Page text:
The glass-topped viewing casket was found rusting in a shed full of trash, housing possums, earlier this month. The cemetery has become a crime scene, with police alleging at least 300 bodies were dug up and discarded so grave sites could be resold.
Till's body was exhumed in 2005 and reburied in Burr Oak in a different casket. The viewing casket was supposed to become part of a memorial to Till. An undetermined amount of money was raised for the memorial by Carolyn Towns, the Burr Oak manager now charged with re-selling grave sites, The Chicago Southtown Star reported Tuesday.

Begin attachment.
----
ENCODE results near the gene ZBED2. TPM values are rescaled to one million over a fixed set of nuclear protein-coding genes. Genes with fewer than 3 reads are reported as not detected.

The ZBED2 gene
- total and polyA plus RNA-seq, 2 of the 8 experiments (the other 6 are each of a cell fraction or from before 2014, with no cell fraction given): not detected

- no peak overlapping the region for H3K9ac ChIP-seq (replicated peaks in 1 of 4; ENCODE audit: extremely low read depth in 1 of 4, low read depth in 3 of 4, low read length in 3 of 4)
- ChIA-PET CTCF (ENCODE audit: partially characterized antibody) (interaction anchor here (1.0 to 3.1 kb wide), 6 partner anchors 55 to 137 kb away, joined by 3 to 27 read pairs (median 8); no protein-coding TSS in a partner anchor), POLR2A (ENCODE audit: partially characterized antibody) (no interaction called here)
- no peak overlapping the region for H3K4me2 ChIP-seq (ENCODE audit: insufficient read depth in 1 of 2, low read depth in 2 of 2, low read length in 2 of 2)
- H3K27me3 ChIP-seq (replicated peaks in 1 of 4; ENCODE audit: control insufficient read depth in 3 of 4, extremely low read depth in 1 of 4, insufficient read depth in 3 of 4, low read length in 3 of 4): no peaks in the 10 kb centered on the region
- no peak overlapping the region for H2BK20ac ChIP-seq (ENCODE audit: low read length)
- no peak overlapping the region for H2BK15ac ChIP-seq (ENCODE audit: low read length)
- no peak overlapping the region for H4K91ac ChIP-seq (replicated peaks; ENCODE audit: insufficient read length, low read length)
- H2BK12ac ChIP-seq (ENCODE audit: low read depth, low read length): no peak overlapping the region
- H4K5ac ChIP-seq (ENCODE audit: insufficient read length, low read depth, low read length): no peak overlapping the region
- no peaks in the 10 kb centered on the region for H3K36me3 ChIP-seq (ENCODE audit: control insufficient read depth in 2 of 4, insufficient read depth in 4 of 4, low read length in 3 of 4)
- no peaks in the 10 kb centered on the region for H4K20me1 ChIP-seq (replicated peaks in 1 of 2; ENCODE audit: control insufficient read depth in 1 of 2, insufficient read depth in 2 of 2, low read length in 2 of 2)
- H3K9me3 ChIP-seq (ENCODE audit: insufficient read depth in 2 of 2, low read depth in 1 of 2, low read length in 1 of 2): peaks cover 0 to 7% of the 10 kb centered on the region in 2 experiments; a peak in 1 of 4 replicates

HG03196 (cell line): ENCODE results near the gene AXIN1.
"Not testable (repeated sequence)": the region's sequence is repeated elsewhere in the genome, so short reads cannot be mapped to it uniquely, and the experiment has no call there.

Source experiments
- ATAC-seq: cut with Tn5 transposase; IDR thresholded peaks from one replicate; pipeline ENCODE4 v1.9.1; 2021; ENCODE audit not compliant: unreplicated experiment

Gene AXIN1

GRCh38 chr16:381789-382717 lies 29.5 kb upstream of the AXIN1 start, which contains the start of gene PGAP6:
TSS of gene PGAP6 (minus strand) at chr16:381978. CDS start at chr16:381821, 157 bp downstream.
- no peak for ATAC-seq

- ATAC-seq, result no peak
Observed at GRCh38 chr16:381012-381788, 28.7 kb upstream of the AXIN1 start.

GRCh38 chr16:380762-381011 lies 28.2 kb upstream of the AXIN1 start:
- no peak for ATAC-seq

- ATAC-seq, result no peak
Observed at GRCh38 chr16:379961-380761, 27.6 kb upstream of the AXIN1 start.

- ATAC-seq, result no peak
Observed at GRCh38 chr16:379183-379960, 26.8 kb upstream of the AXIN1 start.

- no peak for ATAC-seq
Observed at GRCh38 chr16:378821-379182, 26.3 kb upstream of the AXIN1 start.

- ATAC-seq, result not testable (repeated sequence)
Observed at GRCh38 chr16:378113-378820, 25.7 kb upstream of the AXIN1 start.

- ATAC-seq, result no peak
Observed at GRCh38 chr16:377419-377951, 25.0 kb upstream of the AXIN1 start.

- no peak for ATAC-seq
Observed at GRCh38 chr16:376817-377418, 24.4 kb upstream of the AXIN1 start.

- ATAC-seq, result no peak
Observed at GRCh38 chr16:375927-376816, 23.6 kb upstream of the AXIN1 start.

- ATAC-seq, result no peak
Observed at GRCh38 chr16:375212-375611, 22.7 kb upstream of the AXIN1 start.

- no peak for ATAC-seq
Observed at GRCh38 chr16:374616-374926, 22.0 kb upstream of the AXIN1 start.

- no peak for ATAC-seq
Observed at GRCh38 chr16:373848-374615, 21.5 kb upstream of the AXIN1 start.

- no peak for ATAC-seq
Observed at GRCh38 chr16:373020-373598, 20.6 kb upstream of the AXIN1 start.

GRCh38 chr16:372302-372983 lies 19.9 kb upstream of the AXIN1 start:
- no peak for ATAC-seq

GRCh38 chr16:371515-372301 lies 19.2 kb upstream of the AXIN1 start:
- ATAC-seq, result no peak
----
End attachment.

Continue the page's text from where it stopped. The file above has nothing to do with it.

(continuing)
At the request of Till's family, the viewing casket has been moved to a police building on Chicago's South Side, sheriff's spokesman Steve Patterson said.
"It's a safe place to store it until we hear from the family -- ultimately it's up to them what they want to do with it," Patterson said.
The 14-year-old Till was kidnapped from a cousin's home in Mississippi in 1955 and killed for allegedly whistling at a white woman. The two white men charged with his death were acquitted, sparking protests that became a catalyst for the civil rights movement.